Corticostriatal slices for electrophysiological recording were prepared from brain sections at level A12–A13. Cortical stimulation-evoked field potentials (EFPs) were evoked by bipolar stimulation of projection fibers in ACSF containing Mg2+. Initial studies to establish control parameters for in vitro electrophysiological recording in monkey slices showed that the amplitude of EFPs was dependent on stimulus strength (our unpublished observations). Subsequent tetanus stimulation (100 Hz; 100 μs; 14 V; 20–900 pulses) of the corticostriatal pathway induced a LTD, which is the predominant change in plasticity observed using physiological concentrations of Mg2+ (Centonze et al., 2001; Pisani et al., 2005). Corticostriatal LTD recordings were obtained from the majority (7 of 10) of control monkeys, with representative data from one monkey depicted in Figure 6A. The LTD induction threshold was defined as the minimum number of HFS pulses necessary to generate a significant long-term (>20 min) decrease in EFP amplitude. In contrast, tetanus stimulation failed to induce LTD in slices from any MPTP-lesioned monkey (0 of 3) (Fig. 6B), consistent with studies in rodents (Calabresi et al., 1992a,b; Centonze et al., 1999, 2001; Chen et al., 2006). Stimulation of the corticostriatal pathway in slices from animals chronically treated with nicotine (Fig. 6C) also resulted in LTD in three of the four treated animals. In nicotine-treated MPTP-lesioned animals, a robust LTD was observed (Fig. 6D) in four of the five.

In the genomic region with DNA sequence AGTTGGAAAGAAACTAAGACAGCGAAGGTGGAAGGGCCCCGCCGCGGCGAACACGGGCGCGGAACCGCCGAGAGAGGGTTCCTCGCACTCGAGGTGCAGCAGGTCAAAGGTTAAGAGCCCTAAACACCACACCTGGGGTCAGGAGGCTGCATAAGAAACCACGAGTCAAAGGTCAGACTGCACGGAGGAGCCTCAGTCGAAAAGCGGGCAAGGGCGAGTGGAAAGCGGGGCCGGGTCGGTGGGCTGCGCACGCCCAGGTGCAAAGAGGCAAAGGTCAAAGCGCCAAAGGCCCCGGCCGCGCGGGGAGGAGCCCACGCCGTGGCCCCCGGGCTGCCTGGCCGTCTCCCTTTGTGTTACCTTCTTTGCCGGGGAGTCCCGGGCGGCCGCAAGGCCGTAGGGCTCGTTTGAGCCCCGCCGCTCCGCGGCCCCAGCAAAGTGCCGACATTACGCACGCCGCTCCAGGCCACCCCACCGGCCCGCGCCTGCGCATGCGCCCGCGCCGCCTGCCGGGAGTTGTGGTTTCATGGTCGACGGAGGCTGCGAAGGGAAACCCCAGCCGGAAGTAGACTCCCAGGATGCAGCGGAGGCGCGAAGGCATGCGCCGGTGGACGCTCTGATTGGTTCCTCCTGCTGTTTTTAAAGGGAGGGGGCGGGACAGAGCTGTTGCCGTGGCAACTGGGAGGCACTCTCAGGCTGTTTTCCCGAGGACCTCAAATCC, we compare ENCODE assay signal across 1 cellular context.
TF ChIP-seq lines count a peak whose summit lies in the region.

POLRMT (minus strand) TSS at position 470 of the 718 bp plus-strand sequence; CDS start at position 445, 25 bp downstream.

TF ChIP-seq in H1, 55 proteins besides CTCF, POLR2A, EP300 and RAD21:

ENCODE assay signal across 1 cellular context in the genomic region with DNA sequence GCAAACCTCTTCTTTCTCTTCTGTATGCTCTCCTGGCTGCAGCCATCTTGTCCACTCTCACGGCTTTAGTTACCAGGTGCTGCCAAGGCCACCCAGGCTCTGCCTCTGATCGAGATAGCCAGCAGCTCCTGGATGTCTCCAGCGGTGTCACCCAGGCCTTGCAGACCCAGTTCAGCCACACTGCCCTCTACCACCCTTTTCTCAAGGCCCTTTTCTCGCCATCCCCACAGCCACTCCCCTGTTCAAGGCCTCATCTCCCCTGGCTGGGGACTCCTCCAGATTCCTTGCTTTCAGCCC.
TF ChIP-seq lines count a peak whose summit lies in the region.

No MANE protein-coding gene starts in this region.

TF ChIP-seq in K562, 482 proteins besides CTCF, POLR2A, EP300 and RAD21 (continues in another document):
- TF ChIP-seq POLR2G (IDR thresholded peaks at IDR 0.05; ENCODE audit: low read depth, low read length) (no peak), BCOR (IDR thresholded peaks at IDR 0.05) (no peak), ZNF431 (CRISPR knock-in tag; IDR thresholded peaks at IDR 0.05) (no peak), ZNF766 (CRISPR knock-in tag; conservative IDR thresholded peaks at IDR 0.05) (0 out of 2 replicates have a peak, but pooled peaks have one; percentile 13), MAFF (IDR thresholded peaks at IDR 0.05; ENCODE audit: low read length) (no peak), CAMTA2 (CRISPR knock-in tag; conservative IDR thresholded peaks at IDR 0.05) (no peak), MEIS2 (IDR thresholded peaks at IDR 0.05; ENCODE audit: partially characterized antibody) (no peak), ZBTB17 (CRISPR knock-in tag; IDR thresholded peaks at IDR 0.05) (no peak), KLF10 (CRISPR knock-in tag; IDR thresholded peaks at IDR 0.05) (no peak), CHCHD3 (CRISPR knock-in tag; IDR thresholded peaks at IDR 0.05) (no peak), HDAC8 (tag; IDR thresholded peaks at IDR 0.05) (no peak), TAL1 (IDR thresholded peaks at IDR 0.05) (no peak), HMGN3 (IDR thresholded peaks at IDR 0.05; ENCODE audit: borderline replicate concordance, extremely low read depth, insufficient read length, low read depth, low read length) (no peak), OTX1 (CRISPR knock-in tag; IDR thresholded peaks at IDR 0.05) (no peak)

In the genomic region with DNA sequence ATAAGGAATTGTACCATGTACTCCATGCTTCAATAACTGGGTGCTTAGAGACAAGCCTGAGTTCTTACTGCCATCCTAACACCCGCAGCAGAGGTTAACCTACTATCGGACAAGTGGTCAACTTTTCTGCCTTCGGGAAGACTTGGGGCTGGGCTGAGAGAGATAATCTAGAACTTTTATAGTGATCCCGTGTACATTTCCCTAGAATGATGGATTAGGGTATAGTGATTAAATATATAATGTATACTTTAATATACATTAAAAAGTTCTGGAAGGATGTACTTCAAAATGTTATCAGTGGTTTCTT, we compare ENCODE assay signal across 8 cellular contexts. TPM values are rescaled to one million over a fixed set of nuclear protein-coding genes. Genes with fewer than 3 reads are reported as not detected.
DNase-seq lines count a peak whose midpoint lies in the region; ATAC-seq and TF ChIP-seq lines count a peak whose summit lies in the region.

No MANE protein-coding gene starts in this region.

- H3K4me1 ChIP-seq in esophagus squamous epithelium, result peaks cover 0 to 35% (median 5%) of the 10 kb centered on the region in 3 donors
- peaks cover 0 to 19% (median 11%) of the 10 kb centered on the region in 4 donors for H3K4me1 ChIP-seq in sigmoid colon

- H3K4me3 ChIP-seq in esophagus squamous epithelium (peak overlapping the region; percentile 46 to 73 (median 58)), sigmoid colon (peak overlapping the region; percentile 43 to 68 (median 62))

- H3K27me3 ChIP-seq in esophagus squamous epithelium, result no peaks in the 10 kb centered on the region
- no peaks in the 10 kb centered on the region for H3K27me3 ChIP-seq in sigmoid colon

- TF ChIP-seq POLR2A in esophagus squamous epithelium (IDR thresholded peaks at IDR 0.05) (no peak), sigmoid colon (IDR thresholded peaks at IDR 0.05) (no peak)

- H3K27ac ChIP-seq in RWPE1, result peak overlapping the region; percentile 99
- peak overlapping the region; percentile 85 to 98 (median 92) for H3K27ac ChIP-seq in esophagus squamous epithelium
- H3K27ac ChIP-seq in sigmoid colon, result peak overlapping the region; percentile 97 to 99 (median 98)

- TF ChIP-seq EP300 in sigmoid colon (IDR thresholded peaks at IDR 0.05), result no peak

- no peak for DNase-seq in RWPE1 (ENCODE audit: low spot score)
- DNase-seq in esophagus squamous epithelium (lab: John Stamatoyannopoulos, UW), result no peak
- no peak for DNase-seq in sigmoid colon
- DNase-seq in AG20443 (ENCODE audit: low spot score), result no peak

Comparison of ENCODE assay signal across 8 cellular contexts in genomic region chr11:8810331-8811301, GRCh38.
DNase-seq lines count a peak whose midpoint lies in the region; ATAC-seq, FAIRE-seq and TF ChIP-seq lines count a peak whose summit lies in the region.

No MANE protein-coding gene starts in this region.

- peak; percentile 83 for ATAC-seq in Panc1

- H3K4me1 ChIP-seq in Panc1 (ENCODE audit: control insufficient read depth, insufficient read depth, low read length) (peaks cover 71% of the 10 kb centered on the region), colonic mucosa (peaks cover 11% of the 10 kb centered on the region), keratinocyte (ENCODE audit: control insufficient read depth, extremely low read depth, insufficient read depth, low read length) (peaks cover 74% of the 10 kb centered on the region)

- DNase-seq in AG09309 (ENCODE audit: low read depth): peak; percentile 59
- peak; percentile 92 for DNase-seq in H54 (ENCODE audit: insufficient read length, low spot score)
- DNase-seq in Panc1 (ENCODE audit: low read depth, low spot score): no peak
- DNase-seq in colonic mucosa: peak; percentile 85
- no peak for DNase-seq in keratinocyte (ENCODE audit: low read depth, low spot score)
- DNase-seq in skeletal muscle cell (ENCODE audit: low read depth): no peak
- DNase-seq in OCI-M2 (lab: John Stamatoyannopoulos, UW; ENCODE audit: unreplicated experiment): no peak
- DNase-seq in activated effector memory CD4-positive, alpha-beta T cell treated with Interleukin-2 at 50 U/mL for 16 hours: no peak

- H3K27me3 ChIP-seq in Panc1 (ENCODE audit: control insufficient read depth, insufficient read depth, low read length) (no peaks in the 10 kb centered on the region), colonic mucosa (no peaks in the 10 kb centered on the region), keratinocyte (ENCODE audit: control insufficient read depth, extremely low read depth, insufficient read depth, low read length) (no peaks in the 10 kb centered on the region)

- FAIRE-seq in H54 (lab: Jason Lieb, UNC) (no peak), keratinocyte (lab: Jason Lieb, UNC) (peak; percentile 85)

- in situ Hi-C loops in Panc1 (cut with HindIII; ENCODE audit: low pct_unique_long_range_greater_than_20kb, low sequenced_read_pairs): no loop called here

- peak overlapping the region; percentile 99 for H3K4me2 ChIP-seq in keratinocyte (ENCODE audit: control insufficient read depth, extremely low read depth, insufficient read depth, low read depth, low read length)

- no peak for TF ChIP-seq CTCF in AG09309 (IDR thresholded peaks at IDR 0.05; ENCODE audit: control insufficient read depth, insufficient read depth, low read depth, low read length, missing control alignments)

The combined results from the monkeys in each group exhibiting LTD is depicted in Figure 7. The results show that chronic nicotine treatment significantly reduced the threshold for LTD induction in both unlesioned and MPTP-lesioned monkeys. These data suggest that chronic oral nicotine treatment enhances synaptic plasticity in both unlesioned and MPTP-lesioned monkeys.
The present experiments are the first to show that chronic oral nicotine normalizes aberrant striatal function that occurs as a consequence of nigrostriatal damage. To approach this, we evaluated several measures of striatal activity. These include dopamine release, dopamine turnover, and synaptic plasticity, with the latter defined by changes in LTD. We first determined nAChR-mediated dopamine release (Wonnacott, 1997), a measure directly linked to nicotine treatment. Chronic nicotine dosing normalized the lesion-induced increase in nicotine-evoked release from residual dopamine terminals in monkey striatum. Unexpectedly, nicotine treatment also reduced K+-evoked fractional dopamine release and dopamine turnover, which were both elevated as a result of nigrostriatal damage (Zigmond et al., 1984, 1990; Zigmond, 1997; Hornykiewicz, 1998, 2001; McCallum et al., 2006a). These combined data indicate that nicotine treatment not only restores functional measures directly associated with nAChR stimulation but also results in a generalized return of striatal function to normal after chronic nigrostriatal damage.